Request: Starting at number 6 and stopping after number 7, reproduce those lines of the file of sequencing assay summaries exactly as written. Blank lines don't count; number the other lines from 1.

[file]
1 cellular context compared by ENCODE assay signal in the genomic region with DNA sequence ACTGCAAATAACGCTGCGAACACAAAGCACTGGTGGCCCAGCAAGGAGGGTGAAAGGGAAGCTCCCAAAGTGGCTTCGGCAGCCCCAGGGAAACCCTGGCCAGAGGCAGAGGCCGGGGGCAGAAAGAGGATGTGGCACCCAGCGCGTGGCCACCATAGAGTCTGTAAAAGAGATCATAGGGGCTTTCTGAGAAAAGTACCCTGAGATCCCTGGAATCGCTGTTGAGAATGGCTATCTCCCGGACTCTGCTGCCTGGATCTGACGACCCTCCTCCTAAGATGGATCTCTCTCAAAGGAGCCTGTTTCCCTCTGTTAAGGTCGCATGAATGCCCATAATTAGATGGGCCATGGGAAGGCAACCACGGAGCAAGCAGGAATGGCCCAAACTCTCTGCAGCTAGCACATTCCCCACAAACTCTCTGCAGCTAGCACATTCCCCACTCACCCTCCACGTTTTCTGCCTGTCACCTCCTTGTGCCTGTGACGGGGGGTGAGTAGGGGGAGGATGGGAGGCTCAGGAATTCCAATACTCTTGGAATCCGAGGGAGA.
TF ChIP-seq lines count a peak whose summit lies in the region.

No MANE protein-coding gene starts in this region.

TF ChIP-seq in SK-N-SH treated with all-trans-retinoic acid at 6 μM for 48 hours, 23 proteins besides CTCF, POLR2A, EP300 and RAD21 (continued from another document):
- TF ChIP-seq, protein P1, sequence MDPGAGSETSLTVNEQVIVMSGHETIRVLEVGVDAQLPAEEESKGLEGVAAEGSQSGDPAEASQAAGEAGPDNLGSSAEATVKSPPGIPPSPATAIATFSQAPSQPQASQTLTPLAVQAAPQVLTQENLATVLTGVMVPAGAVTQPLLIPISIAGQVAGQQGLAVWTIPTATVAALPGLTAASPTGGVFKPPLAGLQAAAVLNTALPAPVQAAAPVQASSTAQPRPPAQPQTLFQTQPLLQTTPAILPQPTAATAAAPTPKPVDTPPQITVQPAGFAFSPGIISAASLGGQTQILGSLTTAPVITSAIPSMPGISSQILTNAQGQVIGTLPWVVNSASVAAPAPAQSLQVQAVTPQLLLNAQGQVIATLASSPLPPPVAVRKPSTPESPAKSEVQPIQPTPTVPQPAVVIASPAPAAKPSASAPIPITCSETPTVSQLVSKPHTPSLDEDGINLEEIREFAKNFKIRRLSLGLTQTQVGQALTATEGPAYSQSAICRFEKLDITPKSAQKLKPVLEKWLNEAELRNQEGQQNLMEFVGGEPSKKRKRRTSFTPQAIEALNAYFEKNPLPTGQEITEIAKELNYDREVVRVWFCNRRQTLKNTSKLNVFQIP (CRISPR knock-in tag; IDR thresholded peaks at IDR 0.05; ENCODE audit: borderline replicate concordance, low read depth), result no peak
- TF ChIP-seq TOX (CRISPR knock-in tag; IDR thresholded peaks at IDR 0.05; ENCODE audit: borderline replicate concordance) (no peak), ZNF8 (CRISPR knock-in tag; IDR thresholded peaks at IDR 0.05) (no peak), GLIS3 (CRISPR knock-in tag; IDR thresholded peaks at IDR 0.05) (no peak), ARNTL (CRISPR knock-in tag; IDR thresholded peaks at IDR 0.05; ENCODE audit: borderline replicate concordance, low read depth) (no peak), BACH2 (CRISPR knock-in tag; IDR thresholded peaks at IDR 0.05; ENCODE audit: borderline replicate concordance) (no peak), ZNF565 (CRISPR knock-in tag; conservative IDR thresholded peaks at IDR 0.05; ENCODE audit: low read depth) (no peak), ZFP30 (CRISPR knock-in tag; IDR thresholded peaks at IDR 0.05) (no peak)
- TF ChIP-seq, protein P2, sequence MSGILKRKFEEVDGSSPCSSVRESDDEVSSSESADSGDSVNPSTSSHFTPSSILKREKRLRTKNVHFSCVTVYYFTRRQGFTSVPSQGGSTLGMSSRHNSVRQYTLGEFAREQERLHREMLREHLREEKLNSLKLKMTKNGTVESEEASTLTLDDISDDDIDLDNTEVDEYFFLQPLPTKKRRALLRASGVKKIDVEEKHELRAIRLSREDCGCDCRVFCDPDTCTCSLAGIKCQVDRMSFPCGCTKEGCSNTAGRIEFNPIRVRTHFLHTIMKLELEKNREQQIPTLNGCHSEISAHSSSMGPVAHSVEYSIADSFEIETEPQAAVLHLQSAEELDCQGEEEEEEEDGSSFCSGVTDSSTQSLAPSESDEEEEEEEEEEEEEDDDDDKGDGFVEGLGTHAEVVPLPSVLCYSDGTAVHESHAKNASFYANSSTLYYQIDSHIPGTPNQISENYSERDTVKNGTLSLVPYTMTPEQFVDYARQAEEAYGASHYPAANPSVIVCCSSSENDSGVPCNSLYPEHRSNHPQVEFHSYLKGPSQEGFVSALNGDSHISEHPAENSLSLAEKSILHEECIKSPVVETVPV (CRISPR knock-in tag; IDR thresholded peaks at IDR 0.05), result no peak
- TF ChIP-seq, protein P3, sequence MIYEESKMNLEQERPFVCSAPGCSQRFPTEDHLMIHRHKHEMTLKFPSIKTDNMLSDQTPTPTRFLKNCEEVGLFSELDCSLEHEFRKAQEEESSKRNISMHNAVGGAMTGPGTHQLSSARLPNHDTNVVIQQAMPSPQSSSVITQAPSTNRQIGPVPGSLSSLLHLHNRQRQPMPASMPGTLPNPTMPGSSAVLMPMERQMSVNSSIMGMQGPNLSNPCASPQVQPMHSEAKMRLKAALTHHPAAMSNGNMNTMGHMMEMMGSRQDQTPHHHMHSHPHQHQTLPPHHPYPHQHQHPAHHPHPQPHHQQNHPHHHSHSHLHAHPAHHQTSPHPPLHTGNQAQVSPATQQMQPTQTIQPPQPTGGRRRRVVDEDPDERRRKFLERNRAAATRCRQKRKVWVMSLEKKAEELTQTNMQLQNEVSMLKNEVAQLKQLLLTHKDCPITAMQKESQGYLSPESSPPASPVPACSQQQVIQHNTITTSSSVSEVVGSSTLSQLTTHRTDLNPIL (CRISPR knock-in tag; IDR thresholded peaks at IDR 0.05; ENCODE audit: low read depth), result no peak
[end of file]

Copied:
- TF ChIP-seq TOX (CRISPR knock-in tag; IDR thresholded peaks at IDR 0.05; ENCODE audit: borderline replicate concordance) (no peak), ZNF8 (CRISPR knock-in tag; IDR thresholded peaks at IDR 0.05) (no peak), GLIS3 (CRISPR knock-in tag; IDR thresholded peaks at IDR 0.05) (no peak), ARNTL (CRISPR knock-in tag; IDR thresholded peaks at IDR 0.05; ENCODE audit: borderline replicate concordance, low read depth) (no peak), BACH2 (CRISPR knock-in tag; IDR thresholded peaks at IDR 0.05; ENCODE audit: borderline replicate concordance) (no peak), ZNF565 (CRISPR knock-in tag; conservative IDR thresholded peaks at IDR 0.05; ENCODE audit: low read depth) (no peak), ZFP30 (CRISPR knock-in tag; IDR thresholded peaks at IDR 0.05) (no peak)
- TF ChIP-seq, protein P2, sequence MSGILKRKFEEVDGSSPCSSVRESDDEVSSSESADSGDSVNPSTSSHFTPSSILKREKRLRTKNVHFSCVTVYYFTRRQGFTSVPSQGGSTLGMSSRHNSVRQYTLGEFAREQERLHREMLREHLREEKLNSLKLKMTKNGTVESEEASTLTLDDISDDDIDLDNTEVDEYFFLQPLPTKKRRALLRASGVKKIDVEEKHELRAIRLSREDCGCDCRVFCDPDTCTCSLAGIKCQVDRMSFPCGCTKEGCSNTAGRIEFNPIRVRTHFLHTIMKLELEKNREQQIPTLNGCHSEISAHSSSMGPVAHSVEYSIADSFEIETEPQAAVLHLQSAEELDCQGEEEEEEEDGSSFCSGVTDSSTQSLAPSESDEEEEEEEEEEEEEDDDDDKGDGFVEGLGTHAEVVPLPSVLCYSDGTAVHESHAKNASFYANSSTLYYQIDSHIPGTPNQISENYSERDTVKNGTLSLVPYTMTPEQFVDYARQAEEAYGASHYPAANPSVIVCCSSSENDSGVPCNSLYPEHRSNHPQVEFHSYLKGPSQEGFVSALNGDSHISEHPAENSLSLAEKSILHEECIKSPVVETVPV (CRISPR knock-in tag; IDR thresholded peaks at IDR 0.05), result no peak